Genetically Modified Humans: Children With Three Parents

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Nick Lane from New Scientest wrote an interesting article about genetically modified humans that opens as follows:

“CHILDREN with three parents might sound like monstrous chimeras, but they are among us already. In the late 1990s, an American team created the first genetically engineered humans by adding part of the egg of one woman to the egg of another, to treat infertility. When the US Food and Drug Administration got wind of the technique it was promptly banned, though related methods have been used in other countries.”

Although almost all of our DNA resides in the nucleus of our cells, there is a tiny portion of our DNA that resides separately in the mitochondria, and this mitochondrial DNA is passed down only from the mother, not from the father.  It turns out that there are several seriously debilitating diseases that the mother can pass on to her child if she has defective mitochondrial genes, such as Leber’s hereditary optic neuropathy and Leigh syndrome.  Unless the mother’s mitochondrial DNA can be changed the mother’s child is doomed to inherit the these potentially debilitating or even deadly genes.  This of course presents the mother with a terrifying dilemma – choose to have a child, but then face an unusually high risk that the child will suffer from severe disease.

Lane writes about a research team at the University of Newcastle in the UK that is attempting to help mother’s with these defective mitochondrial genes avoid passing them on to their children.   The trick is to replace the defective mitochondria in the egg from the mother with healthy mitochondria from a donor mother.  According to this article, the procedure works as follows:

The procedure would involve fertilising a woman’s egg by in-vitro fertilization outside the body and transplanting the fertilised nucleus to an egg from another woman which has had its nucleus removed.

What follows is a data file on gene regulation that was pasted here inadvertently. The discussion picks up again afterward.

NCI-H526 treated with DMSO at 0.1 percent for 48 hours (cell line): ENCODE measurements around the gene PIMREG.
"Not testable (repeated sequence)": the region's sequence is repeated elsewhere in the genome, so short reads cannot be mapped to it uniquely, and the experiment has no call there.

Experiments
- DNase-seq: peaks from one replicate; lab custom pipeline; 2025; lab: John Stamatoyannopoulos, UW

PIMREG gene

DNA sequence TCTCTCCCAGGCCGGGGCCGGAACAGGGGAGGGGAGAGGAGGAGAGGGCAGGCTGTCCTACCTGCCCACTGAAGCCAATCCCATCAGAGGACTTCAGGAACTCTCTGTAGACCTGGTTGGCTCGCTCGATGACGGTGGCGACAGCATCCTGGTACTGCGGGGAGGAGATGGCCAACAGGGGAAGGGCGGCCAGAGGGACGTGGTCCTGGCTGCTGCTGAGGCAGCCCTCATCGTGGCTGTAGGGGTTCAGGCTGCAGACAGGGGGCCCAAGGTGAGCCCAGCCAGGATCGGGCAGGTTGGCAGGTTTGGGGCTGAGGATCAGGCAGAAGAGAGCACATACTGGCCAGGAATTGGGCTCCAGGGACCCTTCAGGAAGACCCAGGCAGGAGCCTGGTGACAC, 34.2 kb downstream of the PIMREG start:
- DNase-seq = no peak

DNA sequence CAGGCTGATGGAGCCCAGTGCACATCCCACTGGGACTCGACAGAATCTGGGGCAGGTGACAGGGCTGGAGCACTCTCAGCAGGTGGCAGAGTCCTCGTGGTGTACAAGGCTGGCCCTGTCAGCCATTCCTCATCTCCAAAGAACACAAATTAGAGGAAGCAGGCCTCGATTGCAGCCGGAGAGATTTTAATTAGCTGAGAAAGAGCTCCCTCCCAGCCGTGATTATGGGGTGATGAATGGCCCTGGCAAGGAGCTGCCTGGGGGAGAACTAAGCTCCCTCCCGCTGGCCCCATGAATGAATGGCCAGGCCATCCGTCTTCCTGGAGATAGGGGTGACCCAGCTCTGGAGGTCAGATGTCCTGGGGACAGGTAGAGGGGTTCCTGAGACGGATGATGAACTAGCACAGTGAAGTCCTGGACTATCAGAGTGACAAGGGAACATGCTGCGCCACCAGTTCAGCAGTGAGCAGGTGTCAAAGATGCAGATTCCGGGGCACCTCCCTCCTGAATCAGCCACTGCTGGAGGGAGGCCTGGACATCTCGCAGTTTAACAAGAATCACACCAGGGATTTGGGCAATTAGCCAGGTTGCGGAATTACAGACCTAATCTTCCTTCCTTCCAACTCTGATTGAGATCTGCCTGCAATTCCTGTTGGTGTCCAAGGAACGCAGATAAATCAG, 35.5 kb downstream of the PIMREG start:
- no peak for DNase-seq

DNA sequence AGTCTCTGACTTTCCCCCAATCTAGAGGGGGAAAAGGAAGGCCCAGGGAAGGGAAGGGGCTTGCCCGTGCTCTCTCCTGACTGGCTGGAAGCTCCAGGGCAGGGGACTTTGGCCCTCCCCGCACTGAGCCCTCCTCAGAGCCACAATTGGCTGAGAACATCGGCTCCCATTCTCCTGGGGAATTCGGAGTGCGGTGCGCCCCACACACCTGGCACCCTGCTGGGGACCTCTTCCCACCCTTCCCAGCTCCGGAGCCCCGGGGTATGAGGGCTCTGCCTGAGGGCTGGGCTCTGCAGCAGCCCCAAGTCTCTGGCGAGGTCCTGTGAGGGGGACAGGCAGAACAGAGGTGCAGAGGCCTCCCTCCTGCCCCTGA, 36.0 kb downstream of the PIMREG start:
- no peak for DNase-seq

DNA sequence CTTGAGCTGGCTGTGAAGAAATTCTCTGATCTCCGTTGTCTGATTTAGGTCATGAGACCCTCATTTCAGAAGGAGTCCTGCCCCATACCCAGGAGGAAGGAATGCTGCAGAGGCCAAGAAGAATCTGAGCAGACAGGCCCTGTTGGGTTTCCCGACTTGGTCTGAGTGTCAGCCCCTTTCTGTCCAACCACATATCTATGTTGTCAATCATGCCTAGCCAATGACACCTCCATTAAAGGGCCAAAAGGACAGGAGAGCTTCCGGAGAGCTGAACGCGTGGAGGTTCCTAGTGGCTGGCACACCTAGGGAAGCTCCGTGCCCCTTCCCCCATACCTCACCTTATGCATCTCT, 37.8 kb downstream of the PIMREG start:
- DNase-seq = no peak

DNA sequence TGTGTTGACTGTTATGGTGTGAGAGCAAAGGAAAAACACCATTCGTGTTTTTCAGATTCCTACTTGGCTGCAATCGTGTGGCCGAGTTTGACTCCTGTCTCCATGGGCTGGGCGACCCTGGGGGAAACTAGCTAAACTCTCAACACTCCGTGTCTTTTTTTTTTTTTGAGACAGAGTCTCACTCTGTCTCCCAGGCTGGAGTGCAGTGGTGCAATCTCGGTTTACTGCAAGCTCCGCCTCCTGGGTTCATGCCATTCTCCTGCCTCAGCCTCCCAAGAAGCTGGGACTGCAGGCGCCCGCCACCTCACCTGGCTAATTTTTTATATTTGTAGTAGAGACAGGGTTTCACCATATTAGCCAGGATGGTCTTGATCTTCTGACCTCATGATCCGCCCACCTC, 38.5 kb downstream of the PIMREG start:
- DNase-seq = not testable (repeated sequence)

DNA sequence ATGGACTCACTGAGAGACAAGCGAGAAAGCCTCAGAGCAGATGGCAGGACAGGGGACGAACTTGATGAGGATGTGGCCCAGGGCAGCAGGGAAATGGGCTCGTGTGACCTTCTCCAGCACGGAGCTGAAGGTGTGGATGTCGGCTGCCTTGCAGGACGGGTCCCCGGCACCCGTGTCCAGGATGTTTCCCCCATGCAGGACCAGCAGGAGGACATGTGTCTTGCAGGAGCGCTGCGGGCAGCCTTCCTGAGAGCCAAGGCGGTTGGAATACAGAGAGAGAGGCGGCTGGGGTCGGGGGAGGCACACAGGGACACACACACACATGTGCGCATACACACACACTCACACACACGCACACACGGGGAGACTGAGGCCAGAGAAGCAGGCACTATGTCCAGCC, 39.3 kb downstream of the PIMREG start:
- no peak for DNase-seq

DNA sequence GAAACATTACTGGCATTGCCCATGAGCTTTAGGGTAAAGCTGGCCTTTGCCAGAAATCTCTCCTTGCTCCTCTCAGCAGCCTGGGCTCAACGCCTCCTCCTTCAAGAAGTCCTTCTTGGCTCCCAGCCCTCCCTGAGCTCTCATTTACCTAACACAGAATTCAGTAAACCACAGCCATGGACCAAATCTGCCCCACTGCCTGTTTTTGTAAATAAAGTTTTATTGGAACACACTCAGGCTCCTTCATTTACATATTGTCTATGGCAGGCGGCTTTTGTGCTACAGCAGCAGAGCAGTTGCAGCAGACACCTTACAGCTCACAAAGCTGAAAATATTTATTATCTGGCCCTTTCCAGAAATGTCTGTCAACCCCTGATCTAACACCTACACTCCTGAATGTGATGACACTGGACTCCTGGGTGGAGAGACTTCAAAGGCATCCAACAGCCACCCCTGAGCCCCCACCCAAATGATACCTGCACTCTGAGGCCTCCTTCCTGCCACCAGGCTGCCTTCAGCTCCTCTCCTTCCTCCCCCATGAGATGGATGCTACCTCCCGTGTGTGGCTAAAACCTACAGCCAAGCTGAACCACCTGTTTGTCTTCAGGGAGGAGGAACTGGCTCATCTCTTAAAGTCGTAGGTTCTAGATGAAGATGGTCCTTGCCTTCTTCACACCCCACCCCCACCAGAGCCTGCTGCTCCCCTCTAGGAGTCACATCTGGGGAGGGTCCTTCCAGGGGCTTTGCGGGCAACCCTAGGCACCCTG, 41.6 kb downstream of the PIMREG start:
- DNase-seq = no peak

Any child born following implantation of such an embryo would have cells containing a nucleus with genes from both parents, and mitochondria from a woman other than their mother.

The ability to save a child from inheriting these dreadful diseases will be a great triumph for science, but this triumph comes with the usual moral baggage of genetic engineering.  If mitochondrial dna modification becomes successful then it is one more step of many that are bringing mankind down the path of designer babies.  At the Hub we think the choice is clear: as long as mitochondrial dna modification can safely protect a child from inheriting a debilitating or deadly disease, then it should be done.  The moral implications will just have to come along for the ride.

Morals and hope aside, the technique still requires much research before it will achieve its goals.  There are several safety issues associated with mitochondrial transfer that must be addressed to ensure that even as one disease is avoided, other diseases and complications are consequently introduced.  The relationship between mitrochondrial dna and nuclear dna is complex and researchers need to ensure that changing one does not have an unintended incompatibility with the other.

More on the status of this research can be found here and also at the University of Newcastle website for mitochondrial research.

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